Symptoms Associated with Abnormal Dopamine Levels

From brainmatrix

Affective Disorders and Mood[edit]

(-) Depression. Dopamine has been deemed a likely contributor to the pathophysiology of depression and other affective syndromes.[1][2][3] Specifically, there is evidence that dopamine levels are deficient in depression.[2] This evidence is bolstered by research on the effects of medications that impact the dopamine system. Namely, when dopamine is increased, symptoms of depression appear to improve.[2]

(+) Mania. Heightened dopamine activity appears to contribute to mania.[4]

(+) Fear and Paranoia. Dopamine appears to play a role in anxiety, with excessive levels of dopamine leading to paranoia, including the paranoia experienced in schizophrenia.[5][6]

(-/+) Stress and Irritability. Dopamine has been implicated in irritability and aggression.[7][8] Given that it is converted endogenously into morphine, increased levels of dopamine could have stress-reducing effects.[9] Childhood sexual abuse is associated with elevated levels of dopamine, which perhaps occur as a compensatory mechanism to mitigate the stress response.[10] Increased dopamine activity has also been observed to be associated with agitated behavior in people with frontotemporal dementia.[11] Exposure to psychosocial adversity over an extended period is associated with dampened dopamine function, which may occur as a result of chronically elevated dopamine levels.[10]

Cognition[edit]

(-) Concentration and Memory. Dopamine functions to translate information related to costs and benefits into working memory allocation.[12] Dopamine dysfunction is thought to underlie ADHD.[13][14] Specifically, dopamine levels are thought to contribute to ADHD and the lack of attention and focus observed in the disorder.[15][16] Low dopamine levels also predict poorer recall in healthy people.[17] Conversely, dopamine consumption increases the rate of winning in gambling games, suggesting it may enhance the focus necessary to improve performance.[18]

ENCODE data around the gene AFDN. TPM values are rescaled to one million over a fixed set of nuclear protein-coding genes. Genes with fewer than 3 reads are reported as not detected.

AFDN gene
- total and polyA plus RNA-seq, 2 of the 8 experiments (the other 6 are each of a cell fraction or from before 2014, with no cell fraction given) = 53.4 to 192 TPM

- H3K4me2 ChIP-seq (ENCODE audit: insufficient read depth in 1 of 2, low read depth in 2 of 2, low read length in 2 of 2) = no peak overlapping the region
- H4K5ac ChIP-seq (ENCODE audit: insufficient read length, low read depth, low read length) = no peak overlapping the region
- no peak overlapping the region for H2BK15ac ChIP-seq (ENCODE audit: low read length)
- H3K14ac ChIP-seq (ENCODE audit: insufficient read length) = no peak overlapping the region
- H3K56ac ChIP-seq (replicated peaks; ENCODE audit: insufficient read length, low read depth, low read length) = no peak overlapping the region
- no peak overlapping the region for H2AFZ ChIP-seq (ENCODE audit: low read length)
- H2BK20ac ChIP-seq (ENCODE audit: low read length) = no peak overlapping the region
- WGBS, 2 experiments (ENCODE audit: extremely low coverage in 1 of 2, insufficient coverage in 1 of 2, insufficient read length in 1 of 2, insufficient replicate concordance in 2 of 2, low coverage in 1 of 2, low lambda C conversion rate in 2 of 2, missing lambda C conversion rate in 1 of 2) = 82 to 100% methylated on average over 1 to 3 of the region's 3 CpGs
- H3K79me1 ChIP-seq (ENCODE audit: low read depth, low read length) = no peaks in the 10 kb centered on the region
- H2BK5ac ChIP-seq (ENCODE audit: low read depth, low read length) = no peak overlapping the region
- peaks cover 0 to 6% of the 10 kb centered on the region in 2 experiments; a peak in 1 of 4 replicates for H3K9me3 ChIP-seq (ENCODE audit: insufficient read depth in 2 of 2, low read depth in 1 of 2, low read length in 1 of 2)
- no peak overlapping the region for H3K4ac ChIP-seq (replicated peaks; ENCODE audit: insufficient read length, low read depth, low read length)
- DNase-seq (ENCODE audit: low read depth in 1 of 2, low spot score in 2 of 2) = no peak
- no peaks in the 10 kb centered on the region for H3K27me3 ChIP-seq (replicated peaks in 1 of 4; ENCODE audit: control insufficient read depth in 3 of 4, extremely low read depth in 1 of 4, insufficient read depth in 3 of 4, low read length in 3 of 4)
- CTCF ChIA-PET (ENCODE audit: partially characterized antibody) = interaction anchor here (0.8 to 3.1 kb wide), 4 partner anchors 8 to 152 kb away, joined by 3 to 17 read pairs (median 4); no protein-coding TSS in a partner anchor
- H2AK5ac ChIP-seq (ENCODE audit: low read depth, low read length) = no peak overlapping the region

(+/-) Creativity. Human creativity has been shown to rely on the dopaminergic system.[19]

Behavior[edit]

(-) Motivation. Dopamine is involved in value assessment and the anticipation of reward, which may explain its role in motivation and motivated behaviors.[8][20][21][22] Patients with Parkinson’s disease – thought to be caused by deficient dopamine – are often apathetic. Research into the link between Parkinson’s and motivation has revealed that dopamine appears to be particularly important for motivating high effort/high reward behaviors.[3][23]

(+/-) Risk-Taking. Increased dopamine levels are associated with emotional dysregulation and impulsivity.[8][22] Heightened dopamine levels are thought to enhance the expectations of pleasure and the subjective evaluation of hedonic experiences.[24] When dopamine levels are increased in people with bipolar disorder, these people are more likely to choose high-risk options.[20]

  • Tendency Toward Substance Abuse. It may be through similar mechanisms that increased dopamine levels lead to addictive behaviors.[5] Dopamine has a role in the processing of the addictive characteristics of drugs, and low levels of dopamine contribute to drug seeking and alcohol seeking behaviors.[8] However, both lower and higher levels of dopamine activity can contribute to substance abuse.[8]